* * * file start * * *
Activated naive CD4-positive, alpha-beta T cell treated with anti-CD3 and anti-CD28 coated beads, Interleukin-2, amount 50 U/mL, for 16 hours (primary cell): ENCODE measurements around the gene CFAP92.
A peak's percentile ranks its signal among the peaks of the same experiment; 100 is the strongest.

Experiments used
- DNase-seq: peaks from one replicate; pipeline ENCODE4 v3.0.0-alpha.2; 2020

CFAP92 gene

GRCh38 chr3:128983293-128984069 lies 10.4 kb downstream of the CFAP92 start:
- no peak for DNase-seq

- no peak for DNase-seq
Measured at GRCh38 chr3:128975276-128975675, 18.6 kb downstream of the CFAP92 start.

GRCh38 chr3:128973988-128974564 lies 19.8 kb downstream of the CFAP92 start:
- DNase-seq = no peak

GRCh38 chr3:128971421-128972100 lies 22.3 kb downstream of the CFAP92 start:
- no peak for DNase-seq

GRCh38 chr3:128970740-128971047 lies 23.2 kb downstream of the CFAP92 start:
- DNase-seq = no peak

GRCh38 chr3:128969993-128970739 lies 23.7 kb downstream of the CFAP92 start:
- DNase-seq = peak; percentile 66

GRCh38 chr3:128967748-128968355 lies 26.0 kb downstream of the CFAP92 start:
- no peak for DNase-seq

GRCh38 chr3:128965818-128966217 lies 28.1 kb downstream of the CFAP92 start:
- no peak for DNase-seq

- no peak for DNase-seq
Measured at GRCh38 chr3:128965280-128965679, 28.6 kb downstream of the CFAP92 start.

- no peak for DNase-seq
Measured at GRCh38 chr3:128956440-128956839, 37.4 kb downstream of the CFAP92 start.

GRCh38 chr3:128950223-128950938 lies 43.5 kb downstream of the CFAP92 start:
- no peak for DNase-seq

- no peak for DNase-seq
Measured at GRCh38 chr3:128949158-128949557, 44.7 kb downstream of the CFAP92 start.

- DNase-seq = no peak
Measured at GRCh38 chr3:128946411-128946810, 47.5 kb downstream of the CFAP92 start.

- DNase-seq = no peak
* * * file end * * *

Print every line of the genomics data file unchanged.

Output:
Activated naive CD4-positive, alpha-beta T cell treated with anti-CD3 and anti-CD28 coated beads, Interleukin-2, amount 50 U/mL, for 16 hours (primary cell): ENCODE measurements around the gene CFAP92.
A peak's percentile ranks its signal among the peaks of the same experiment; 100 is the strongest.

Experiments used
- DNase-seq: peaks from one replicate; pipeline ENCODE4 v3.0.0-alpha.2; 2020

CFAP92 gene

GRCh38 chr3:128983293-128984069 lies 10.4 kb downstream of the CFAP92 start:
- no peak for DNase-seq

- no peak for DNase-seq
Measured at GRCh38 chr3:128975276-128975675, 18.6 kb downstream of the CFAP92 start.

GRCh38 chr3:128973988-128974564 lies 19.8 kb downstream of the CFAP92 start:
- DNase-seq = no peak

GRCh38 chr3:128971421-128972100 lies 22.3 kb downstream of the CFAP92 start:
- no peak for DNase-seq

GRCh38 chr3:128970740-128971047 lies 23.2 kb downstream of the CFAP92 start:
- DNase-seq = no peak

GRCh38 chr3:128969993-128970739 lies 23.7 kb downstream of the CFAP92 start:
- DNase-seq = peak; percentile 66

GRCh38 chr3:128967748-128968355 lies 26.0 kb downstream of the CFAP92 start:
- no peak for DNase-seq

GRCh38 chr3:128965818-128966217 lies 28.1 kb downstream of the CFAP92 start:
- no peak for DNase-seq

- no peak for DNase-seq
Measured at GRCh38 chr3:128965280-128965679, 28.6 kb downstream of the CFAP92 start.

- no peak for DNase-seq
Measured at GRCh38 chr3:128956440-128956839, 37.4 kb downstream of the CFAP92 start.

GRCh38 chr3:128950223-128950938 lies 43.5 kb downstream of the CFAP92 start:
- no peak for DNase-seq

- no peak for DNase-seq
Measured at GRCh38 chr3:128949158-128949557, 44.7 kb downstream of the CFAP92 start.

- DNase-seq = no peak
Measured at GRCh38 chr3:128946411-128946810, 47.5 kb downstream of the CFAP92 start.

- DNase-seq = no peak